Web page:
Food News #17 – by Ivan Emek
“Who is this St. George of which you speak,” you may well ask. Well, he is the Patron Saint of England, and his alleged day of death (April 23rd) is a provincial holiday here in NL. According to tradition, St. George slayed a dragon. That is how they always put it. Not that he “killed” or “conquered” or “subdued” or “pacified” a dragon, but that he “slayed” it. I suppose that is the kind of repetition that is needed to make something into a tradition. While he is based on an actual person, an officer in the Roman army who died somewhere around the year 300, there is no good evidence that he ever set foot in England, let alone slayed a dragon. (Who knows, maybe he was slayed by a dragon?) But we can’t let the facts get in the way of a good holiday, right? Just like we can’t let nutrition advice get in the way of a good Full English Breakfast! Let’s see what agriculture and food topics have been in the news these past few weeks.
Let’s start with waste – with what to do with food leftovers. I must admit to being susceptible to some kind of magical thinking when it comes to leftovers (and any possible sense of science and biology seem to go out the window). I’ll look at, and smell, a container of leftovers, and decide that it doesn’t seem very tasty, at the moment. But I put it back in the fridge, maybe in some weird thinking that somehow it will improve in taste and look if it stays there at the back of the shelf long enough? Or maybe I just figure that my standards will plummet as I get hungrier. Here are examples of some projects to use leftovers from restaurants.
Here is another solution for food that is often wasted – use it to feed animals. I have it on very good authority that some animals may not be as picky about oddly-shaped potatoes or small blemishes on tomatoes as human animals are – at least the homo sapiens modernis consumerensis variety of humans.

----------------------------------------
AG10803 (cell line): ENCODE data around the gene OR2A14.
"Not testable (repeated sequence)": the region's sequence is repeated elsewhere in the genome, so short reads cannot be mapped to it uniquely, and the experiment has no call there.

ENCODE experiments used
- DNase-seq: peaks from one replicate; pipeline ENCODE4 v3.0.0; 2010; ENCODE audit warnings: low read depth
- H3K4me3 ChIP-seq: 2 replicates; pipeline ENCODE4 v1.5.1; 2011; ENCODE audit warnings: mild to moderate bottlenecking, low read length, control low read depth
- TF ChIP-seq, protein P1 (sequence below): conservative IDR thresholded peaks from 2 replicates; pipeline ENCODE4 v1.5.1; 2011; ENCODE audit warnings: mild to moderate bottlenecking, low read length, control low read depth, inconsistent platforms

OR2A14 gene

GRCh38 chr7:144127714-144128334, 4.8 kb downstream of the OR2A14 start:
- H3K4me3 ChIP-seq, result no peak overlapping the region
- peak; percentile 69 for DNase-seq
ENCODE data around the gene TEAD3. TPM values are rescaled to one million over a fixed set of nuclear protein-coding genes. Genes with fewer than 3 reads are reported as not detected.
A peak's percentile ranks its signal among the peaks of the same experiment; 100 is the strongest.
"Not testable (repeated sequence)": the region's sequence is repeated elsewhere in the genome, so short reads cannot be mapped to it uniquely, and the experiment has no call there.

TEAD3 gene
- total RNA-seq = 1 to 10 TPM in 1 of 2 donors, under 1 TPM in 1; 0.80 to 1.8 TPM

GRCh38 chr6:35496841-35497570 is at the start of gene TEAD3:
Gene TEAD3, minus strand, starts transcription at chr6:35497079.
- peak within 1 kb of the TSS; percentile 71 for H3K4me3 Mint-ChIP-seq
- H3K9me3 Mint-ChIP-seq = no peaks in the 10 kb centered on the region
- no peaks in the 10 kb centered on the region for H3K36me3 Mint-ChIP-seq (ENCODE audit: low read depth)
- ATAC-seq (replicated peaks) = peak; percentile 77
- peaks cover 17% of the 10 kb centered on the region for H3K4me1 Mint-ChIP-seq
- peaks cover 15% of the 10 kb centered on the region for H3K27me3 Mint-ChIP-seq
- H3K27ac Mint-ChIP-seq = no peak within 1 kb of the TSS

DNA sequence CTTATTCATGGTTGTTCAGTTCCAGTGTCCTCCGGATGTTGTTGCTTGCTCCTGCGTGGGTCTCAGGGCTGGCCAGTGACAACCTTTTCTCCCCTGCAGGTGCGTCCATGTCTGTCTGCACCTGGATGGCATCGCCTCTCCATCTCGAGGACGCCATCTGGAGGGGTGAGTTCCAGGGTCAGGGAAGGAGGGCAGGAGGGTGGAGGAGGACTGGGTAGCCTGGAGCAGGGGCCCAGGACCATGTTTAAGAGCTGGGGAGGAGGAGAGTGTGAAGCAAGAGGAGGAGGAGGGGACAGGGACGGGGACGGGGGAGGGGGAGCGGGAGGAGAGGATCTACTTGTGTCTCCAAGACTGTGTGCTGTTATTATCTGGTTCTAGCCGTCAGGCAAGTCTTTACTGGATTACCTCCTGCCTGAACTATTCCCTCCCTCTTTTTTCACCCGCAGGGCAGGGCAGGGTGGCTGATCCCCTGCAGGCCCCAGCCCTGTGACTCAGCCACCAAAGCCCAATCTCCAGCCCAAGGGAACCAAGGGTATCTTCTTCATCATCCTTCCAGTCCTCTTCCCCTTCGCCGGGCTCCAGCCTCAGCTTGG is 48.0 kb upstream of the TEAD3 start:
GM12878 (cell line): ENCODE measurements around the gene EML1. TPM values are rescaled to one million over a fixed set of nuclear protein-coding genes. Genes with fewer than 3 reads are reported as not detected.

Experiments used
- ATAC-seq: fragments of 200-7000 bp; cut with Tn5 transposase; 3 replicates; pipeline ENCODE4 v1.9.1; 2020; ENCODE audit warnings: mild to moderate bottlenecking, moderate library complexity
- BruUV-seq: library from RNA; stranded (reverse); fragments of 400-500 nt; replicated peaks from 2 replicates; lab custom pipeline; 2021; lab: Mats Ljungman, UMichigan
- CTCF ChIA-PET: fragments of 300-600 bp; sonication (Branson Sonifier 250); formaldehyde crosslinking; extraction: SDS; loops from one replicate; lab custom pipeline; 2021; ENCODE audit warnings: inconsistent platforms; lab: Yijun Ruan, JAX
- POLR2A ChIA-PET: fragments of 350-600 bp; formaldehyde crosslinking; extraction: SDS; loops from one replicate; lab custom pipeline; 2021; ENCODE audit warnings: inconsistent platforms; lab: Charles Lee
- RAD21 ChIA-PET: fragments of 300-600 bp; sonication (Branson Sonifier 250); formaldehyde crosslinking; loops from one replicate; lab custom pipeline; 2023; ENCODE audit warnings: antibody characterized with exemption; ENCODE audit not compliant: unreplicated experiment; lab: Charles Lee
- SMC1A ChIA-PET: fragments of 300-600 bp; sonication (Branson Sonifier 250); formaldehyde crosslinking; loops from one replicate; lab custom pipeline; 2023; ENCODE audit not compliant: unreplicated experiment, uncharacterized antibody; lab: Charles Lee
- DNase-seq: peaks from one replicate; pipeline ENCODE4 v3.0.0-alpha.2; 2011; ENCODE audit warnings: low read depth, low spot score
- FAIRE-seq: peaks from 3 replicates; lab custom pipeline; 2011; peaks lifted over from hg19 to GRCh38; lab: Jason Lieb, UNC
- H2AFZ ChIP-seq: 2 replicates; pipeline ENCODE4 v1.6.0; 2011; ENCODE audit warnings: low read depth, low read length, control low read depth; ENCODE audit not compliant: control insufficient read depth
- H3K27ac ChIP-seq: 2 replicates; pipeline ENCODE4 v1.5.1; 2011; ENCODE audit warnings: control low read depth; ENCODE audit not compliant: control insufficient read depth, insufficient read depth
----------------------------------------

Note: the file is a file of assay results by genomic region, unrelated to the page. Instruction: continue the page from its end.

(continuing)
One of the other broad developments around food waste is to create the infrastructure to gather up the food that becomes available in a city and redistribute it. Here is an example of what is being set up in Edmonton to gather food waste from restaurants. It is appropriately called “Leftovers.”
One suggestion is also to collect up the “ugly” produce that farmers cannot sell at retail outlets, and make up a box of such veggies and fruits and deliver them once a week, at a discount to consumers (but which still provides additional revenue to farmers, who would otherwise have no commercial outlet for this produce). This is called the “Ugly Produce Box,” and it is currently available in limited locations. But watch to see if it catches on. Check out the prices and what is included in the different boxes for this week (see the second link).
In case you’re still not tired of food waste ideas, here is an example of a startup agency that is focussing on setting up new businesses that focus on using up what may be considered food “waste” by others.
Or, as another example, here is an app, FlashFood, that helps you find out about surplus food that may be at your local supermarket (if the latter participates in this program).
And if you are still unconvinced about the amount of food that is wasted, there is a recently-released large study from the US, showing that the average person wastes about a pound of food a day (25% of the food available for consumption), and that the most-likely to be wasted is often the most nutritious (fruits and vegetables, followed by dairy and beef). Indeed, one of the controversial findings is that “higher quality diets actually result in higher amounts of food waste.”
Like me, you may also follow cool new trends in food – many of which turn out to be rather old trends with a new shine. One of these is the rise in bone broths. These are made by simmering bones, along with vegetable stock at times, for long periods of time. They can be used as soup base, but also simply used as a nutritional drink. For those on a paleo diet, it can be one more thing they can use to get protein – even without chewing (since paleo teeth used to be rather marginal at times…). Anecdotally, it is supposed to be very good for you. However, as is often forgotten these days, the plural of anecdote is not data. Some fancy cities have equally fancy bone broth outlets where you buy it by the litre for about the same price as a fine cognac.